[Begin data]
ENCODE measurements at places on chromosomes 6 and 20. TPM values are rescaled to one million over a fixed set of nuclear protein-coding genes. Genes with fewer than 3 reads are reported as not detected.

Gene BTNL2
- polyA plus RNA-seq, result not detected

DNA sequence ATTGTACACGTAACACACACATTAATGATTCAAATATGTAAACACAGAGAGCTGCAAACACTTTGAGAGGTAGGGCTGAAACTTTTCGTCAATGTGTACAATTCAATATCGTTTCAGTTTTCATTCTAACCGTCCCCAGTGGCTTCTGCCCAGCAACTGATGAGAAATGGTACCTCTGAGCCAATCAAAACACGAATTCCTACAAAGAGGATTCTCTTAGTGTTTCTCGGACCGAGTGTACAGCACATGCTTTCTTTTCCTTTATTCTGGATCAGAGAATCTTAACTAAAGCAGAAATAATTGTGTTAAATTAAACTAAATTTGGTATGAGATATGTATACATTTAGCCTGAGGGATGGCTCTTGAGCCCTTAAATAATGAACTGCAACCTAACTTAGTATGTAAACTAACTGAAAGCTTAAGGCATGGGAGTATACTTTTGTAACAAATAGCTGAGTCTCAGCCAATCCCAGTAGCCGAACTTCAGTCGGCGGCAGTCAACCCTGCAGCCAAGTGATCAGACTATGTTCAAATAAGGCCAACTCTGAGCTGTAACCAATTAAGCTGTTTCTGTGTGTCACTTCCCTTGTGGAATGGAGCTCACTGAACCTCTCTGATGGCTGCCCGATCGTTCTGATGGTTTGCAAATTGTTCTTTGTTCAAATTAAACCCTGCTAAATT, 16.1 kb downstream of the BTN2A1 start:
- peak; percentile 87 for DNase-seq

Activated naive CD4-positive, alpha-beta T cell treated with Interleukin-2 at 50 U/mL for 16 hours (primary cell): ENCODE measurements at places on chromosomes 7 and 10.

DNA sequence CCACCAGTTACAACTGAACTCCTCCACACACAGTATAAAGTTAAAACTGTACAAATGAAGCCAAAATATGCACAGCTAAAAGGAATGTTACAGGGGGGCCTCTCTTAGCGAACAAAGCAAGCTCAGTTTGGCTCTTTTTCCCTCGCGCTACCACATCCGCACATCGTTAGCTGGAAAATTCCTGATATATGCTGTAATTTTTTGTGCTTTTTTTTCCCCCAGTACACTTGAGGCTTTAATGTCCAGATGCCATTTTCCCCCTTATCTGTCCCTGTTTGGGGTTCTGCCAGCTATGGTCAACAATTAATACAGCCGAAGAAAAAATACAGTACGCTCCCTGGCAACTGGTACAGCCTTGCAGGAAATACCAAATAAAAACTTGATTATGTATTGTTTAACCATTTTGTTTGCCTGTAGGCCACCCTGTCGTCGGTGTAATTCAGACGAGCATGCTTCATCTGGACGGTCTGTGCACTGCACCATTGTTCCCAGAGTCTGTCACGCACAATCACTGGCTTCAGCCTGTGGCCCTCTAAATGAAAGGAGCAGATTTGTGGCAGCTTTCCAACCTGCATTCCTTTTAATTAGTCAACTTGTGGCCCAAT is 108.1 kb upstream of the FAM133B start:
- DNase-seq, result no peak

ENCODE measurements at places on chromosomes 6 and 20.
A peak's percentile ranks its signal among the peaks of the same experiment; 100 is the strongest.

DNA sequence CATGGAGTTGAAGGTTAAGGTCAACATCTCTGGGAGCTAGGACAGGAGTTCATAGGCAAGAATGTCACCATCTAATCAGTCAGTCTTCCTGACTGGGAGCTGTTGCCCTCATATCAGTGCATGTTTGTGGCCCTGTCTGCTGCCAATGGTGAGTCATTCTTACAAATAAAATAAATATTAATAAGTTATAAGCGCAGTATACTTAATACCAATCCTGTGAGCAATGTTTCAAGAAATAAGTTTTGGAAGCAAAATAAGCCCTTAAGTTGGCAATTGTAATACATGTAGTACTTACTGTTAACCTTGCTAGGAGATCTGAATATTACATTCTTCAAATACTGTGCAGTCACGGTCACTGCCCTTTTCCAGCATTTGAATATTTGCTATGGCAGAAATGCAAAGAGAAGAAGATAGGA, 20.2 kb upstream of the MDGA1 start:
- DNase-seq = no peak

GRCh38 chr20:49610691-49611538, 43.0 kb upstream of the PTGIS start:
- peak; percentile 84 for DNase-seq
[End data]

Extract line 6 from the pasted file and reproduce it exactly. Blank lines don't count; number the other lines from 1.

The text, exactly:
Activated naive CD4-positive, alpha-beta T cell treated with Interleukin-2 at 50 U/mL for 16 hours (primary cell): ENCODE measurements at places on chromosomes 7 and 10.